Irish Miss said...

Bill G. - As usual, great Animal Tracks. Liked the lazy lions and the panda cubs the best. Thanks!

Chickie said...

Hola Everyone, Not a total speed run for me today, but no lookups. I did have a question or two which cleared up with Steve's excellent writeup. Anag. was one--oh! Anagram!. I thought for sure I had something that was incorrect.

Tetris was a complete unknown. I'm afraid my children were all grown up when it came to all the electronic games out there. However, the word filled in nicely with the perps.

Since I had tress, and lock in I could fill in some of the circles with what I though would spell another word related to hair. The last two theme answers came as a result of that guessing.

Van Cleef & Arpels came easily as that name comes up in the fine jewelry discussions in some of the antique classes that I've taken, though I don't OWN any of that very lovely jewelry.

With a large meeting here at my house last night, I have been so busy that I haven't had time to write on the blog, though I have read it every day and finished the puzzle--sometimes after dinner.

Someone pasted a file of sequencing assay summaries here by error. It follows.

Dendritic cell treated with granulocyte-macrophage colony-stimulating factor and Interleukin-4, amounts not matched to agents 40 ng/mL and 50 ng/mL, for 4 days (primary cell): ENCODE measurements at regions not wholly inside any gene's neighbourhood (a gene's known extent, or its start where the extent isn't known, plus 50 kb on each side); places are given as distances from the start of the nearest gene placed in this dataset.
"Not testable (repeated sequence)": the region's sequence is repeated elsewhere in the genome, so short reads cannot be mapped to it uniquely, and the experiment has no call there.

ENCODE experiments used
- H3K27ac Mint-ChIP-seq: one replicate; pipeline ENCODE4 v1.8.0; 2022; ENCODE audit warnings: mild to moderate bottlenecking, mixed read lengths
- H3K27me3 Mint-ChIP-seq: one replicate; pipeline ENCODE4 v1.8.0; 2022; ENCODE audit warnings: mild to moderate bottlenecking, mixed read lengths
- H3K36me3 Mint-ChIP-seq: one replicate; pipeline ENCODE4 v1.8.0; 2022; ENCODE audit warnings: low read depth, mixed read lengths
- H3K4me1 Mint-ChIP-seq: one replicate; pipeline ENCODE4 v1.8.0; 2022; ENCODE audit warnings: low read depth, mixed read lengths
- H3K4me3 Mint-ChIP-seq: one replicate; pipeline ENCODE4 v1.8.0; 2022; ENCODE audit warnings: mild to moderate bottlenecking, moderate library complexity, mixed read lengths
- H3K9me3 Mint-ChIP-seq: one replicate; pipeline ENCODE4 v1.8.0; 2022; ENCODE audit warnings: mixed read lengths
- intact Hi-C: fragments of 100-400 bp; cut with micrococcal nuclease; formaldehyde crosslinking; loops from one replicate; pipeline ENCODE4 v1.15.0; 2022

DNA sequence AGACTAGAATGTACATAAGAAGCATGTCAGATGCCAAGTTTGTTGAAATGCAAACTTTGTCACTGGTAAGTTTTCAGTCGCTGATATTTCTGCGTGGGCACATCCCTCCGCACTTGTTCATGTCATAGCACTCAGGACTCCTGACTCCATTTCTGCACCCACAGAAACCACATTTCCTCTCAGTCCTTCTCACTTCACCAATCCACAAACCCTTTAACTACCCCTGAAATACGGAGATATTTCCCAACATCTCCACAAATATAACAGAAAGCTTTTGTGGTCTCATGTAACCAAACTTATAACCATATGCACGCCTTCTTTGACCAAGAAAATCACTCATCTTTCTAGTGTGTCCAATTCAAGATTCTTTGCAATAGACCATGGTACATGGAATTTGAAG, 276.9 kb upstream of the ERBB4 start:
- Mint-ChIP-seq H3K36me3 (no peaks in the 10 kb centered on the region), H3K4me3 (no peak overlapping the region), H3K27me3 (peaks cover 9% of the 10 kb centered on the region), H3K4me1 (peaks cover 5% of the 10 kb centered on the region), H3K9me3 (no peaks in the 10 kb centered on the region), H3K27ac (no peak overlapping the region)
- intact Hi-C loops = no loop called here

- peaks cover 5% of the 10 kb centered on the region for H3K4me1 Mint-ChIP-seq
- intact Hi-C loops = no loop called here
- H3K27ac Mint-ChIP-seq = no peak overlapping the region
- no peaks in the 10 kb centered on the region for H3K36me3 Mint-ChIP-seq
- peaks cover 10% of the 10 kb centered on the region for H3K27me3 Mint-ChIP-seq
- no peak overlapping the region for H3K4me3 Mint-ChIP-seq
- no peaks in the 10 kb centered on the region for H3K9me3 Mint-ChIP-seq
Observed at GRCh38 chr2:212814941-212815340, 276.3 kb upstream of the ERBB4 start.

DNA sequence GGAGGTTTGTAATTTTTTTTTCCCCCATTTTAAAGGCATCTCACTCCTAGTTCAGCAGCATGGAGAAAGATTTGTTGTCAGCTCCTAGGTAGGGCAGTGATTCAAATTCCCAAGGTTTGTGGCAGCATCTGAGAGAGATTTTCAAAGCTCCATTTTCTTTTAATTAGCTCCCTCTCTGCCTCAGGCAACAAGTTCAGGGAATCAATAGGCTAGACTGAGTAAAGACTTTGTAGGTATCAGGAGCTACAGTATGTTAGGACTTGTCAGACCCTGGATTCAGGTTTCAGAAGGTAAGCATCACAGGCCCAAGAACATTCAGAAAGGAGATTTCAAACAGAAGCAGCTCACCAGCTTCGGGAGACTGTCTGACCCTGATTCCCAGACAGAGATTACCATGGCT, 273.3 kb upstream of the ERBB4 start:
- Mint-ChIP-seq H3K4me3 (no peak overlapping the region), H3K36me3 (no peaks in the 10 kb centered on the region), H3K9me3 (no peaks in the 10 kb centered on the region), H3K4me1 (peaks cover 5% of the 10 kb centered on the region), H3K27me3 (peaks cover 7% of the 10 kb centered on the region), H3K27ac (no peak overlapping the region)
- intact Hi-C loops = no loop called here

Have a great evening everyone.

Chickie said...

Owen, Another great collection of pomes.

Nice to hear from you Gerry Wilderberg. Fun puzzle today.

It is fun to see my husband's Master's Thesis in our University library. There is one whole section devoted to those theses written by the students from the University. And yes, we had to pay a LOT to have his paper typed. (Well before the time of word processors) We didn't have a lot of extra money so it was a real hardship to come up with the cash.

Jayce said...

Chickie, very cool that your husband's Master's Thesis in your university library. What university is that? What's his thesis about?

fermatprime said...